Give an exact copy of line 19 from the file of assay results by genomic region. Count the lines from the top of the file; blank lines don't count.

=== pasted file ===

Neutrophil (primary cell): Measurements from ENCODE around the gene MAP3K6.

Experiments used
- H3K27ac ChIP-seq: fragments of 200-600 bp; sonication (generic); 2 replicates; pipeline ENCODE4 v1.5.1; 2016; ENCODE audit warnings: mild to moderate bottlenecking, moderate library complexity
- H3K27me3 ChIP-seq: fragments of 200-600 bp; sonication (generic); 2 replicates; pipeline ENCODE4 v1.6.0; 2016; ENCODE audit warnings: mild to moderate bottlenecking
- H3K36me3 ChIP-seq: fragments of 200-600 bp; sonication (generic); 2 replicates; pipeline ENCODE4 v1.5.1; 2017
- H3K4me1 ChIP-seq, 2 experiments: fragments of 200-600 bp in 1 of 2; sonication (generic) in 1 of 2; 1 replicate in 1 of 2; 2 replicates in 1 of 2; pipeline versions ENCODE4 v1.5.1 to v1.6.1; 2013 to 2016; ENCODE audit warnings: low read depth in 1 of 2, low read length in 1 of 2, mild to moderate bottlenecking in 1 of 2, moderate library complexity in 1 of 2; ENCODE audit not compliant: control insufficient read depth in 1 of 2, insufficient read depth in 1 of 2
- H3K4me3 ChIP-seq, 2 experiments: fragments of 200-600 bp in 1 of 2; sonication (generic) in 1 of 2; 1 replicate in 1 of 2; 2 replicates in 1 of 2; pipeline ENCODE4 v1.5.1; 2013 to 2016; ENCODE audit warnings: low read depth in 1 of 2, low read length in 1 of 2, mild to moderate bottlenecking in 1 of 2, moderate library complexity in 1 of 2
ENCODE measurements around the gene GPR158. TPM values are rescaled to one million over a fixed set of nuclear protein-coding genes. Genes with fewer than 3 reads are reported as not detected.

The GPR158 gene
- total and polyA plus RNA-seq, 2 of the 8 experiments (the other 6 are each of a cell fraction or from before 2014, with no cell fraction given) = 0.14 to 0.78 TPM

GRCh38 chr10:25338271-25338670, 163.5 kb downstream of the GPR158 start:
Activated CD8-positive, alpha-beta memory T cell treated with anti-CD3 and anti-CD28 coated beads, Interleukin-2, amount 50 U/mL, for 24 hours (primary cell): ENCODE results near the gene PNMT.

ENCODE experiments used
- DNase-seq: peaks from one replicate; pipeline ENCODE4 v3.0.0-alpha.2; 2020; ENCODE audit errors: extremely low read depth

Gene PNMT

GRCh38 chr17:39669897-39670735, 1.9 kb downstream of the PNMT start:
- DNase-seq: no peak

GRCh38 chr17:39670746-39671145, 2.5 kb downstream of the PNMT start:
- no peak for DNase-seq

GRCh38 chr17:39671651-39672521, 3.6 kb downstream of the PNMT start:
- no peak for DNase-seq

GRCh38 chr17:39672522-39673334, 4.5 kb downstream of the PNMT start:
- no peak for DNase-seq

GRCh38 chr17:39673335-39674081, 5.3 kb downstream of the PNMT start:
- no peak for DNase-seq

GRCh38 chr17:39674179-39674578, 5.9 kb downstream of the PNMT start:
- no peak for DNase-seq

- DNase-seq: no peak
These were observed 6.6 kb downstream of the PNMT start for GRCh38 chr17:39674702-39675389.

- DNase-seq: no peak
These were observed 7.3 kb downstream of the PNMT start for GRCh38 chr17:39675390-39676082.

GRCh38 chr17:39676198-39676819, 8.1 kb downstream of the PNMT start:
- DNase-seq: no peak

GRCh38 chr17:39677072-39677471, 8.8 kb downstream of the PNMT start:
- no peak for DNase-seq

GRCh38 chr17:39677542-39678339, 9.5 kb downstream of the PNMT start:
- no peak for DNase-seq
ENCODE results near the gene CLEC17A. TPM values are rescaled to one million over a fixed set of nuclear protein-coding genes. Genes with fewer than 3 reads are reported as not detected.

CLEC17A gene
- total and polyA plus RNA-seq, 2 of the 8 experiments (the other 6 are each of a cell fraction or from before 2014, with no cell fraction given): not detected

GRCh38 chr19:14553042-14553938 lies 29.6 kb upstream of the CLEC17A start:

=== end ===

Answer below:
- no peak for DNase-seq